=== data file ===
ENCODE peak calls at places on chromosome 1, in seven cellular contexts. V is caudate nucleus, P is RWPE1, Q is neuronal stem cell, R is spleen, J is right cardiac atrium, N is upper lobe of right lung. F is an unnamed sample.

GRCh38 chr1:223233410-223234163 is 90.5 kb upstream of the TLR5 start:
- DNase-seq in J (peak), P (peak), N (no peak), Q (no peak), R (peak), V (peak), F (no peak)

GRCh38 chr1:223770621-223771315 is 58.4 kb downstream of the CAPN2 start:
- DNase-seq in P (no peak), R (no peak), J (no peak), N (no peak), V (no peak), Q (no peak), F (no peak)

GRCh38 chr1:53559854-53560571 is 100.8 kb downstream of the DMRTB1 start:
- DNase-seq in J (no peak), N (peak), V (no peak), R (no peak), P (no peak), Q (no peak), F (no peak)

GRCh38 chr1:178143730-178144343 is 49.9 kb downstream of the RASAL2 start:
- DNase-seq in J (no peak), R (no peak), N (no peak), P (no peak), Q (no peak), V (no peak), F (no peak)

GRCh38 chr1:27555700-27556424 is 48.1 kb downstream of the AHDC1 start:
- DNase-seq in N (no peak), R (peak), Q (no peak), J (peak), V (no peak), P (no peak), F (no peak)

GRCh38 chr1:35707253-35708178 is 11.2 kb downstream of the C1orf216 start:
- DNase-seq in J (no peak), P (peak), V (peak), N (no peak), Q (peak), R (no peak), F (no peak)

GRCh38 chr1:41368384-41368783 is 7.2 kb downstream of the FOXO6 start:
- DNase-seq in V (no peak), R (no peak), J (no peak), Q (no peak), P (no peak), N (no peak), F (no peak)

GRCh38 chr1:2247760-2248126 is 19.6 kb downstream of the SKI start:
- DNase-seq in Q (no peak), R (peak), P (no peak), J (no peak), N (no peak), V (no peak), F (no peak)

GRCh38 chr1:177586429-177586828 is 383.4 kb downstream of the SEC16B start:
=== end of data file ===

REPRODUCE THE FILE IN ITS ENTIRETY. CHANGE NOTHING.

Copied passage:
ENCODE peak calls at places on chromosome 1, in seven cellular contexts. V is caudate nucleus, P is RWPE1, Q is neuronal stem cell, R is spleen, J is right cardiac atrium, N is upper lobe of right lung. F is an unnamed sample.

GRCh38 chr1:223233410-223234163 is 90.5 kb upstream of the TLR5 start:
- DNase-seq in J (peak), P (peak), N (no peak), Q (no peak), R (peak), V (peak), F (no peak)

GRCh38 chr1:223770621-223771315 is 58.4 kb downstream of the CAPN2 start:
- DNase-seq in P (no peak), R (no peak), J (no peak), N (no peak), V (no peak), Q (no peak), F (no peak)

GRCh38 chr1:53559854-53560571 is 100.8 kb downstream of the DMRTB1 start:
- DNase-seq in J (no peak), N (peak), V (no peak), R (no peak), P (no peak), Q (no peak), F (no peak)

GRCh38 chr1:178143730-178144343 is 49.9 kb downstream of the RASAL2 start:
- DNase-seq in J (no peak), R (no peak), N (no peak), P (no peak), Q (no peak), V (no peak), F (no peak)

GRCh38 chr1:27555700-27556424 is 48.1 kb downstream of the AHDC1 start:
- DNase-seq in N (no peak), R (peak), Q (no peak), J (peak), V (no peak), P (no peak), F (no peak)

GRCh38 chr1:35707253-35708178 is 11.2 kb downstream of the C1orf216 start:
- DNase-seq in J (no peak), P (peak), V (peak), N (no peak), Q (peak), R (no peak), F (no peak)

GRCh38 chr1:41368384-41368783 is 7.2 kb downstream of the FOXO6 start:
- DNase-seq in V (no peak), R (no peak), J (no peak), Q (no peak), P (no peak), N (no peak), F (no peak)

GRCh38 chr1:2247760-2248126 is 19.6 kb downstream of the SKI start:
- DNase-seq in Q (no peak), R (peak), P (no peak), J (no peak), N (no peak), V (no peak), F (no peak)

GRCh38 chr1:177586429-177586828 is 383.4 kb downstream of the SEC16B start: